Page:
Wednesday, 13 April 2011

In Search of a Lost Reader

The recent death of Diana Wynne Jones has got me thinking. A great many tributes have been posted on-line recently, not just by those who actually knew her, but also by many who trace their own development as writers back to reading her magical books as children. And it's that that's got me thinking, because no matter how far I delve into the crumb-filled cardboard spaceship of my own childhood memories, I can't find Diana Wynne Jones in there anywhere.

Perhaps it doesn't matter. I mean, I have read some her books as a grown up, and seeing as how I have a professional interest in keeping my inner eleven-year-old alive and dreaming, maybe that's enough. But I can't shake off the obvious question: what was I reading then?

Well, the earliest memory I have of being signed up for permanent membership of the Great Book Club of Life was reading The Hobbit at about age 13. Yes, I know that's probably the most uninteresting piece of autobiographical information I have ever posted here (what boy didn't read The Hobbit at age 13?), but for all it's banality, it was still a key event for me. It was the first time I remember feeling bereft at the finishing of a book, and also the moment I understood fully that a story doesn't disappear just because it's over. I even remember exactly where I was standing when I realised I could turn the book over and start it again if I wanted to. The best thing about book covers is everything they contain.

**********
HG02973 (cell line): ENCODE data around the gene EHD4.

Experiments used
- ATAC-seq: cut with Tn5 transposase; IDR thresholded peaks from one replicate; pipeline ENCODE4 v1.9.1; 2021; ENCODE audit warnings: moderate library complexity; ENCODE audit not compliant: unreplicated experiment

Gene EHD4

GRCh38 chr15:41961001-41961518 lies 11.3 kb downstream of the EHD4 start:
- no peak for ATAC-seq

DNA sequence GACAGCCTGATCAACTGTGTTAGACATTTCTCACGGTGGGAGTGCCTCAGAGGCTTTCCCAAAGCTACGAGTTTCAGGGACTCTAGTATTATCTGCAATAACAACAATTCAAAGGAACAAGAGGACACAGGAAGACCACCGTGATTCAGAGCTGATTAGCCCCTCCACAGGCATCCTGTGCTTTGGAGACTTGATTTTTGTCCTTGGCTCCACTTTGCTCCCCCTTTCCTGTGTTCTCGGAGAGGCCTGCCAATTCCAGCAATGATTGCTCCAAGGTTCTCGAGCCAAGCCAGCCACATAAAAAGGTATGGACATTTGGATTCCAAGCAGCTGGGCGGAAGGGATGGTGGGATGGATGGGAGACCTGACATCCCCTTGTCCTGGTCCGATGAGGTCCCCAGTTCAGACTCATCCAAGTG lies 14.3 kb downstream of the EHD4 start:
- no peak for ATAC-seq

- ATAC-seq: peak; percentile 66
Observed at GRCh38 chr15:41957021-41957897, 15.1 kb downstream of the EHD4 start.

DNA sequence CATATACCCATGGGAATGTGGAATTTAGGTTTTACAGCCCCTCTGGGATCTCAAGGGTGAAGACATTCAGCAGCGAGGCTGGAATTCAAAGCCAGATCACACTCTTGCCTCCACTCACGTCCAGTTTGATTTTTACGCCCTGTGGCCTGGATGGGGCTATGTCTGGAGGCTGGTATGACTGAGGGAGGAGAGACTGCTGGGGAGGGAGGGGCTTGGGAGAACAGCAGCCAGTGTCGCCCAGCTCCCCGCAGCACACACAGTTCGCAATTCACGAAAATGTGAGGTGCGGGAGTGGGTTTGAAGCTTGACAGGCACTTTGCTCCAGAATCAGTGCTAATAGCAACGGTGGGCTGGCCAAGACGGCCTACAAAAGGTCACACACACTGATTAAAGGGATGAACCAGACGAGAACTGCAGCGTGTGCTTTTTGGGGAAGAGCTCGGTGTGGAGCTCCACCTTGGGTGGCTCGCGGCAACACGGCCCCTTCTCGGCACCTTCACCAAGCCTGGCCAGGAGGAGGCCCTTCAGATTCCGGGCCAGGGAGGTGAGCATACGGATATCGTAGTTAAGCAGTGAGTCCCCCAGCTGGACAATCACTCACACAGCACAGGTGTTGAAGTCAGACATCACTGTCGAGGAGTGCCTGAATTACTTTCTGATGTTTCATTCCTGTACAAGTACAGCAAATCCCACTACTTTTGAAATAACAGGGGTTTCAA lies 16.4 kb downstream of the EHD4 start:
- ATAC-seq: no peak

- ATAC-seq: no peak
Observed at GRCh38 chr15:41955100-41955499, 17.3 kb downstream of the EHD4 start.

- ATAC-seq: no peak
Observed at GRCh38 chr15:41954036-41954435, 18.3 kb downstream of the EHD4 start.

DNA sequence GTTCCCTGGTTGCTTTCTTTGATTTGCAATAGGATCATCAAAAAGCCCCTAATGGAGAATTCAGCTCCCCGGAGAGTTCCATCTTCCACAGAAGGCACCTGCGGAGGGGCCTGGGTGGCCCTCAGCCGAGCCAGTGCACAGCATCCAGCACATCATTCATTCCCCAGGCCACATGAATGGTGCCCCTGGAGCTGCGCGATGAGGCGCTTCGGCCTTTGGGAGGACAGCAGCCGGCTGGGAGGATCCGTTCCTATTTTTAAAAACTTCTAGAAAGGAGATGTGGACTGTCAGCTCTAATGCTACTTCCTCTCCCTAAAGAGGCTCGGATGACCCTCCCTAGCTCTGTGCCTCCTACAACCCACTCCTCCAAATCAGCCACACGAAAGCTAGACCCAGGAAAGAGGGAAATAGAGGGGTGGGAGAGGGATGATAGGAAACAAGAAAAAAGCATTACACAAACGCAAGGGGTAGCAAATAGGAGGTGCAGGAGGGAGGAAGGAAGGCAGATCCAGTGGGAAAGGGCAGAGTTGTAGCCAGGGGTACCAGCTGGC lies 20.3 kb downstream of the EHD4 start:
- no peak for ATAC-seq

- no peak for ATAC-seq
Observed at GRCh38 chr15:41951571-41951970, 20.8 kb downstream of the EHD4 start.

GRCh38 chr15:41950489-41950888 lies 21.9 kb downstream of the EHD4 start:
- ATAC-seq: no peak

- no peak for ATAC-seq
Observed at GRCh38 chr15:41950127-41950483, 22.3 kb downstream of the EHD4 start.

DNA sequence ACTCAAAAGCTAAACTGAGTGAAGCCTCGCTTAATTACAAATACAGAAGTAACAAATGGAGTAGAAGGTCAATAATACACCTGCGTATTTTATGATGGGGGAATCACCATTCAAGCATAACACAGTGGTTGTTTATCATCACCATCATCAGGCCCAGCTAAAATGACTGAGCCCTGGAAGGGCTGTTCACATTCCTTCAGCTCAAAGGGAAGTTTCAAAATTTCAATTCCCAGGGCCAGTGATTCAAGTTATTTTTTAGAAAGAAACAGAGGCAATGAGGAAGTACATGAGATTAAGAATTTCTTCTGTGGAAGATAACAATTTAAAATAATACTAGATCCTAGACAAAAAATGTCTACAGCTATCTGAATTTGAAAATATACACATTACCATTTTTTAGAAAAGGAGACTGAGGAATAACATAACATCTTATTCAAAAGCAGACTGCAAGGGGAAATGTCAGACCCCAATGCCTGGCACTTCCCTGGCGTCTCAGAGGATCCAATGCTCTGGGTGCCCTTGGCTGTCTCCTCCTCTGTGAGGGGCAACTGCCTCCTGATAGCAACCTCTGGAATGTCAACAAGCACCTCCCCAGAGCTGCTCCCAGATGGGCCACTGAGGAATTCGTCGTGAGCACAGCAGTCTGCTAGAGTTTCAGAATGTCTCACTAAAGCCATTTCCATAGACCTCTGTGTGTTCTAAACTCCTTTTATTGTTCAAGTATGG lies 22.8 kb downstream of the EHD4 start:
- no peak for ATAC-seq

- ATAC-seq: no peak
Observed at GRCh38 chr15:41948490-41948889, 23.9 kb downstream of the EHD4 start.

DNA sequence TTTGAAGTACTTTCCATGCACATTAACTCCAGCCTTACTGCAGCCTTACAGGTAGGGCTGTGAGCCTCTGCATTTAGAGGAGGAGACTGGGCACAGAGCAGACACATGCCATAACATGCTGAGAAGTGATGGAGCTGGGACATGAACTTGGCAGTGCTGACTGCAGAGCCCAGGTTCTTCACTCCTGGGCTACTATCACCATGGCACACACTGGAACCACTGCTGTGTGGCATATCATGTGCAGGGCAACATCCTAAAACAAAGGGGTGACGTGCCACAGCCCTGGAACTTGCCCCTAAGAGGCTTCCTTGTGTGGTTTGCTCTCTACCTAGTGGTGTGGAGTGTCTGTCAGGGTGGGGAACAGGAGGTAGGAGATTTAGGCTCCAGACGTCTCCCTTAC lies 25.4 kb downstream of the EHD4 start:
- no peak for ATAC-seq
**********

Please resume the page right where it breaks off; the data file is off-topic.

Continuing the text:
Anyway,The Hobbit led to The Lord of the Rings, and from there I discovered Terry Pratchett, Terry Brooks, John Wyndham, Douglas Adams, Arthur C. Clarke, Real Life, and eventually Girls. But how did I get to Tolkein in the first place? What steps did I take to become a committed reader? And how can I – as a writer for children -- help make sure that other young people get switched on too?